Feral Pig Diaries Day 1: Moonshine and Teen Swine

| Tue Feb. 8, 2011 4:00 AM PST

This week, I'm reporting from outside Savannah, Georgia, on my first-ever hunting trip. We're after invasive feral pigs, which have proliferated over the last decade in much of the southeastern US, competing with native species for food and wreaking havoc on land with their rooting. I'm hanging out with Jackson Landers, who aims to whet American appetites for invasive species like hogs, lionfish, geese, deer, and even spiny iguanas by working with wholesalers, chefs, and restaurateurs to promote these aliens as menu items. Read my introductory post (wherein MoJo takes a field trip to the shooting range) here. Read my post from Day 2, "Do Hogs Like Supermarmet Danishes?" here, and my post from Day 3, "OK, but How Does Wild Hog Taste?" here. A word to the squeamish: The Feral Pig Diaries do contain a few graphic images.

The forecast called for rain all day in Savannah on Monday, but we weren't about to let a little precipitation come between us and the hogs. So we rose early and headed out on the hunt. I'll tell you all about what happened. But first I'd like to introduce my hosts:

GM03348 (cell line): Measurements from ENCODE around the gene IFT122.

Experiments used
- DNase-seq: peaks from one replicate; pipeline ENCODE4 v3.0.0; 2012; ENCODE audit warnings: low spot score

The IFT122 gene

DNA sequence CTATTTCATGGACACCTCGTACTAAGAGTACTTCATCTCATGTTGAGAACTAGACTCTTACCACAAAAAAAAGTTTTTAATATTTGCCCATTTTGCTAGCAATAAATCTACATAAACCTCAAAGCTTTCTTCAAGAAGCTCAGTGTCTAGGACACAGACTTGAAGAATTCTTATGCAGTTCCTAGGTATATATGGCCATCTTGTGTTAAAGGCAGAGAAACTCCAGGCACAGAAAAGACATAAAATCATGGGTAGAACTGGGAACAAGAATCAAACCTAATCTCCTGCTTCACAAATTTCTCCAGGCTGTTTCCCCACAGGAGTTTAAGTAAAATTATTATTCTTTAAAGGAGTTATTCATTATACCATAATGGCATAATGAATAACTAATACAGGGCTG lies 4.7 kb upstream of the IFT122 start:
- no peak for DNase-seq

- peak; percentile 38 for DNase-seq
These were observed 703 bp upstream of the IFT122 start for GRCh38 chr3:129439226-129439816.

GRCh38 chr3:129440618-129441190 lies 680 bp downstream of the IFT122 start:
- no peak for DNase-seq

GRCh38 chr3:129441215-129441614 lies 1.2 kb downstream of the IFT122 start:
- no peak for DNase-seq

This is Jackson Landers, a.k.a. the Locavore Hunter. Jackson quit his job in insurance a few years ago to write books about hunting and teach people how to do it at his home near Charlottesville, Virginia. Right now, he's really into hunting and eating invasive species. Jackson is a great teacher—I know because my temporary apprentice hunter license required me to basically stay glued to his side all day. He's also a genuine animal nut; his critter knowledge is vast. Some things I learned from Jackson today, in no particular order: why you have to lasso alligators instead of shooting them (like Rasputin, gators have a way of resisting death); where you're most likely to find armadillos that carry leprosy (near the Gulf coast); and how country music got its twang (imported by American cowboys returning from stints rounding up wild cows in Hawaii, where they enjoyed the sound of the local slack-key guitar. I don't really know if I buy this one.)